When I arrive in the United States this election year, I am turned off by the silence. I've covered four presidential campaigns, the first in 1968; I was with Robert Kennedy when he was shot during the election campaign, and I saw the assailant trying to kill him. It became a kind of American baptism – especially in combination with the Chicago police's eagerness for violence during the Democratic Party conference. The great counter-revolution had begun.
Martin Luther King, the first to be assassinated that year, had been bold enough to link the suffering of African Americans to the fate of the Vietnamese people. When Janis Joplin sang "Freedom's just another word for nothing left to lose," she may have spoken unconsciously on behalf of millions of victims of the United States in distant lands.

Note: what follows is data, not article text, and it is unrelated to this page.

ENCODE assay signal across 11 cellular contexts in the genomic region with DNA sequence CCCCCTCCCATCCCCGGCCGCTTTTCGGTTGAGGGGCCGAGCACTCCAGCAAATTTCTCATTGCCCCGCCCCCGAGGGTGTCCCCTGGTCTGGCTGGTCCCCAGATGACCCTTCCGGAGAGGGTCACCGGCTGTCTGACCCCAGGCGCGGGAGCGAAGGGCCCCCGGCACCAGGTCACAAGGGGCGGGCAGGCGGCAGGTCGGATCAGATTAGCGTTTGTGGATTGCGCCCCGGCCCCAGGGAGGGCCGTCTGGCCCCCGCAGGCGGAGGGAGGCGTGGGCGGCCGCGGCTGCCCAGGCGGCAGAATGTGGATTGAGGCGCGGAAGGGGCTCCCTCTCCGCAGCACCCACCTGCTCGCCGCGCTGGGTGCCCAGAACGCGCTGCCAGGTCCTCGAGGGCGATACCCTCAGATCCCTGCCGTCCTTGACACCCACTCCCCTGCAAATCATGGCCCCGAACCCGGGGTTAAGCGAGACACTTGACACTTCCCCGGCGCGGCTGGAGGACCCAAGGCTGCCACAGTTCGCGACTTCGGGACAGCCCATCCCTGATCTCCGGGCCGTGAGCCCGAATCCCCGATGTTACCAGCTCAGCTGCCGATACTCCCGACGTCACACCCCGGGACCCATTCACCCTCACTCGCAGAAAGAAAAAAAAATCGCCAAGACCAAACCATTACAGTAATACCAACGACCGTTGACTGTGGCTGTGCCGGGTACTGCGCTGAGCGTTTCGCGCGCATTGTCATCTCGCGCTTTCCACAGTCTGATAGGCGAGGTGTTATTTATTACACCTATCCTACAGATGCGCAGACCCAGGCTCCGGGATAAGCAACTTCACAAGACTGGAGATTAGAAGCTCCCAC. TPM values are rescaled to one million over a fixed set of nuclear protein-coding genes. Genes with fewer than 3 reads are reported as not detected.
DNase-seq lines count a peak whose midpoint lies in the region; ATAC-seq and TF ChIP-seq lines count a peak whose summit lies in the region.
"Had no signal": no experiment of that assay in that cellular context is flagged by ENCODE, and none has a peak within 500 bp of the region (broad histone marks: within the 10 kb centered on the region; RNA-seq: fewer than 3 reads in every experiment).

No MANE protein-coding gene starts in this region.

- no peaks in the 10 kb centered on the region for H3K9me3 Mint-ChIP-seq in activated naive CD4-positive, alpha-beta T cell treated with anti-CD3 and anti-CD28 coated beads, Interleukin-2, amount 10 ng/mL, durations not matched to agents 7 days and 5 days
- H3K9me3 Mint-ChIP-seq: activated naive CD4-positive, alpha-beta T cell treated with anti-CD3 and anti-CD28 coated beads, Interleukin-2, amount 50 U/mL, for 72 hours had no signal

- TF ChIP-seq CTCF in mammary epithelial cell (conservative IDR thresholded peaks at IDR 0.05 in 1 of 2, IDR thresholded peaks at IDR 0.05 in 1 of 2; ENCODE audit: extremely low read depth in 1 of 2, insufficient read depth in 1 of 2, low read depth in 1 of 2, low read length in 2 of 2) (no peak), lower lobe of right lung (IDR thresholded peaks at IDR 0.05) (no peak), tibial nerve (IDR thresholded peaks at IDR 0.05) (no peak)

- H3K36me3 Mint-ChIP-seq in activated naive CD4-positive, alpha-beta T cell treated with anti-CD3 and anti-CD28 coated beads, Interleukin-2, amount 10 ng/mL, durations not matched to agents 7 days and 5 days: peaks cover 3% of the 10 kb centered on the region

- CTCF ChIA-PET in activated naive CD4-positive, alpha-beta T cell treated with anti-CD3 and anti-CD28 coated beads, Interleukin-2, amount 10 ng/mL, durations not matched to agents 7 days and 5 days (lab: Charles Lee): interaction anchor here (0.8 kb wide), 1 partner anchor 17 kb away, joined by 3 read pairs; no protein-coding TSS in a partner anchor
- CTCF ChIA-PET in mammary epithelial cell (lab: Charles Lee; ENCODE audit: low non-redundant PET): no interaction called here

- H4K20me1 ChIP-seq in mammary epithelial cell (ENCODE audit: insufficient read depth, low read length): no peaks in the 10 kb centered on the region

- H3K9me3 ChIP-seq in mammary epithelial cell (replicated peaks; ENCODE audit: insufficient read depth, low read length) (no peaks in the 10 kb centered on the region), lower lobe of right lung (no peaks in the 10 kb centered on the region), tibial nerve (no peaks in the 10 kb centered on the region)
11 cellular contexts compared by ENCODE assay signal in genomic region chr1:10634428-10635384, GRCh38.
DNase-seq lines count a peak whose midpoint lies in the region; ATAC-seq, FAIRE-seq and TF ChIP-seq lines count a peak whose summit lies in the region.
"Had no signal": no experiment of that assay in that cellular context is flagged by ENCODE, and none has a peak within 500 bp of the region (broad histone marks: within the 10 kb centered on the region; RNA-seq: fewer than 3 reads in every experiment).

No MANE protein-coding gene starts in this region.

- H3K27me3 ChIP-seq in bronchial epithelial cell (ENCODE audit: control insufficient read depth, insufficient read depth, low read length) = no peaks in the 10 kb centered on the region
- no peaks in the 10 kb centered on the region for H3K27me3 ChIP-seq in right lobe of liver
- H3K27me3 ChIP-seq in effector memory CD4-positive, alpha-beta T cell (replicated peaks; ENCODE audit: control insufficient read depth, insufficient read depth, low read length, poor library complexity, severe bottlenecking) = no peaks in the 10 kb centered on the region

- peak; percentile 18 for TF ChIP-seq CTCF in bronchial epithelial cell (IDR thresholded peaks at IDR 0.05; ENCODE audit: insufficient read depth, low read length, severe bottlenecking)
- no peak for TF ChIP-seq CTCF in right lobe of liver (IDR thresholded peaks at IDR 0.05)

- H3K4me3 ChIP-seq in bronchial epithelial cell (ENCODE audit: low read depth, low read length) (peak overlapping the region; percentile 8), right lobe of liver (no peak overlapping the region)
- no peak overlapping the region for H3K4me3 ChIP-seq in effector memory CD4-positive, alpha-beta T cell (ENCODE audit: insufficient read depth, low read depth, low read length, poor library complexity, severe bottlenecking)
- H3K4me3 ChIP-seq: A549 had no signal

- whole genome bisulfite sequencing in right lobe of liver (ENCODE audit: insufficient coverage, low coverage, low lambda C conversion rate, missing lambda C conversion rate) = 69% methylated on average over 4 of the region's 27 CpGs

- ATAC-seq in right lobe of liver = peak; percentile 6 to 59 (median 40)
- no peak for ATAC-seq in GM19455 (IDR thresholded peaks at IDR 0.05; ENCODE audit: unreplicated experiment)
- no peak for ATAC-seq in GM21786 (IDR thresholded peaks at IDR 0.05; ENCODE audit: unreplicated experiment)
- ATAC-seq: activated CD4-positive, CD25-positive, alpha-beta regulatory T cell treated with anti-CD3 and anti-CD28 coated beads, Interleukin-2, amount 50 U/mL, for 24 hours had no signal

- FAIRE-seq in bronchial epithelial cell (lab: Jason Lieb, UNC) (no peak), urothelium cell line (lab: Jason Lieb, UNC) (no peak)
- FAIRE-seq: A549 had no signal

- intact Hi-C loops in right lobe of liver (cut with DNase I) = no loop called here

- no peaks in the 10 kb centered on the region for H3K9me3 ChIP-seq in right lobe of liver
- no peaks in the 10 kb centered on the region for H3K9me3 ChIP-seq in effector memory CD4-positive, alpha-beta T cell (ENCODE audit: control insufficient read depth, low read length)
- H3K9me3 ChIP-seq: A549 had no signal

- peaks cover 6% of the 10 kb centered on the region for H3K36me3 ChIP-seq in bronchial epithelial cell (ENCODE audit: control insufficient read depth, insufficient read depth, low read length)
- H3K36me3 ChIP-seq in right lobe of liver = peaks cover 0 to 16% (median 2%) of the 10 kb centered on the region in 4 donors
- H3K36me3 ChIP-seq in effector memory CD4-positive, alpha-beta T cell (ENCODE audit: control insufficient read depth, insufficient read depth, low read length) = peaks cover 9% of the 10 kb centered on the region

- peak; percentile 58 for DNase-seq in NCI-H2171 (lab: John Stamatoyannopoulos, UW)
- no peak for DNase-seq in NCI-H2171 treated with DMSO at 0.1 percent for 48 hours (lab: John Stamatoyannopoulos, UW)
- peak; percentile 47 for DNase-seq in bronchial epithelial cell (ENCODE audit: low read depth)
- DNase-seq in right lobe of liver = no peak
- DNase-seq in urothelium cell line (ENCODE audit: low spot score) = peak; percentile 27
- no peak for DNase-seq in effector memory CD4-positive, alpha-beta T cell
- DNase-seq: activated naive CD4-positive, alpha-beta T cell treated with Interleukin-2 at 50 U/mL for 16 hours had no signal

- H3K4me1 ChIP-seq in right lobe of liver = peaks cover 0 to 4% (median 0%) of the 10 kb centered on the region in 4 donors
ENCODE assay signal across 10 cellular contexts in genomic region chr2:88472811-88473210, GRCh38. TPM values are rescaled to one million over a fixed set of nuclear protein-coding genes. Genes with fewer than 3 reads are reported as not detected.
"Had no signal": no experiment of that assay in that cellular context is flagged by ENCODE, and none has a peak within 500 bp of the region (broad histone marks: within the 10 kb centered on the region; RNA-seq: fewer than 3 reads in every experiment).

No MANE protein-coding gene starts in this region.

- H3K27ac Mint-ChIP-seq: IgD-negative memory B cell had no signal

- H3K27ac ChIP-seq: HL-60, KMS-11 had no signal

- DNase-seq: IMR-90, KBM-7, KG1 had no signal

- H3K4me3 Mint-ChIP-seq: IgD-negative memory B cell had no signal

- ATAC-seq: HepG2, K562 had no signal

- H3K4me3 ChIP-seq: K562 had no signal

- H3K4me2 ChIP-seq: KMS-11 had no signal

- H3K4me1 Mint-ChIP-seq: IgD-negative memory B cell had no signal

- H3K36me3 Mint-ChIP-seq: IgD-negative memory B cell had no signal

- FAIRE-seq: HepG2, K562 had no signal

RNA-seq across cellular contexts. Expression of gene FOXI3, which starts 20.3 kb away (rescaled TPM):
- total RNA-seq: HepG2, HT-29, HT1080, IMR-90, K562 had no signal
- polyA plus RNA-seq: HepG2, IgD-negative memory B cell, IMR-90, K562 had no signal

"We lost 58 young soldiers in Vietnam, and they died to defend your freedom. We must never forget that. " This was said by a guide from the National Parks Service when I was filming at the Lincoln Monument in Washington. . .
To continue reading, create a new free reader account with your email,
or logg inn if you have done it before. (click on forgotten password if you have not received it by email already).
Select if necessary Subscription (69kr)